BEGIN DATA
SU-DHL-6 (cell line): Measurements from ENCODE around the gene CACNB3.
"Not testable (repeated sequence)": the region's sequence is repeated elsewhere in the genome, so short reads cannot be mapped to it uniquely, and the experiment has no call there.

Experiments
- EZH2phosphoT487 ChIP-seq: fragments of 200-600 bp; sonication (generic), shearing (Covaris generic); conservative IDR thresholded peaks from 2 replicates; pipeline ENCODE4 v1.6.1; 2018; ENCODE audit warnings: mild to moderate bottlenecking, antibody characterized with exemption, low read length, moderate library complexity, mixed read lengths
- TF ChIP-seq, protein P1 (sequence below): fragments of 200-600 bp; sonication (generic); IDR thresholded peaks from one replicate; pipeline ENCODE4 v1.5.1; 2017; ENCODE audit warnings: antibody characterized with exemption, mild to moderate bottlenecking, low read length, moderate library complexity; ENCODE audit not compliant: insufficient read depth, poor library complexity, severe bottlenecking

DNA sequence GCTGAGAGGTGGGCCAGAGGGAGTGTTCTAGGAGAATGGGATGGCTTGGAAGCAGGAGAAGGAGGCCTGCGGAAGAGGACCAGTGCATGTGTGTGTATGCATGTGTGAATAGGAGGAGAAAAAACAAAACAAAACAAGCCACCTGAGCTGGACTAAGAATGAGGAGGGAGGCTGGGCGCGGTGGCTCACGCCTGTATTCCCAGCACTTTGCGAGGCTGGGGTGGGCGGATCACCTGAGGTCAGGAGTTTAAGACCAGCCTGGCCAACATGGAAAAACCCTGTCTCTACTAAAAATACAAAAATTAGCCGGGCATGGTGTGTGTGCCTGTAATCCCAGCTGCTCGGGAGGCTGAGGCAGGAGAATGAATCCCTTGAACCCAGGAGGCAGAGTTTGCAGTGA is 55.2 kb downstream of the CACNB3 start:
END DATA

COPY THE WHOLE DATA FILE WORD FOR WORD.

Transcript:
SU-DHL-6 (cell line): Measurements from ENCODE around the gene CACNB3.
"Not testable (repeated sequence)": the region's sequence is repeated elsewhere in the genome, so short reads cannot be mapped to it uniquely, and the experiment has no call there.

Experiments
- EZH2phosphoT487 ChIP-seq: fragments of 200-600 bp; sonication (generic), shearing (Covaris generic); conservative IDR thresholded peaks from 2 replicates; pipeline ENCODE4 v1.6.1; 2018; ENCODE audit warnings: mild to moderate bottlenecking, antibody characterized with exemption, low read length, moderate library complexity, mixed read lengths
- TF ChIP-seq, protein P1 (sequence below): fragments of 200-600 bp; sonication (generic); IDR thresholded peaks from one replicate; pipeline ENCODE4 v1.5.1; 2017; ENCODE audit warnings: antibody characterized with exemption, mild to moderate bottlenecking, low read length, moderate library complexity; ENCODE audit not compliant: insufficient read depth, poor library complexity, severe bottlenecking

DNA sequence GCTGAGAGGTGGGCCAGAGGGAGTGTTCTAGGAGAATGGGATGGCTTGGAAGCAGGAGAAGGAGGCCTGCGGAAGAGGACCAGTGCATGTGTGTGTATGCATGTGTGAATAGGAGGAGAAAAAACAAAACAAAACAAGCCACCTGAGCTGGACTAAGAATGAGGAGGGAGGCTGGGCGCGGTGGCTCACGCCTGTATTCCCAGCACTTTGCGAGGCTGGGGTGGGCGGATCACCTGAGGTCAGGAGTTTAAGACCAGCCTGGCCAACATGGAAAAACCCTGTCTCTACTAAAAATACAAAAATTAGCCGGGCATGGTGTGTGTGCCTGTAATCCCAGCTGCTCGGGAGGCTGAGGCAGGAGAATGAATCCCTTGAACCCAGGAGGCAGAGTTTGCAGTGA is 55.2 kb downstream of the CACNB3 start: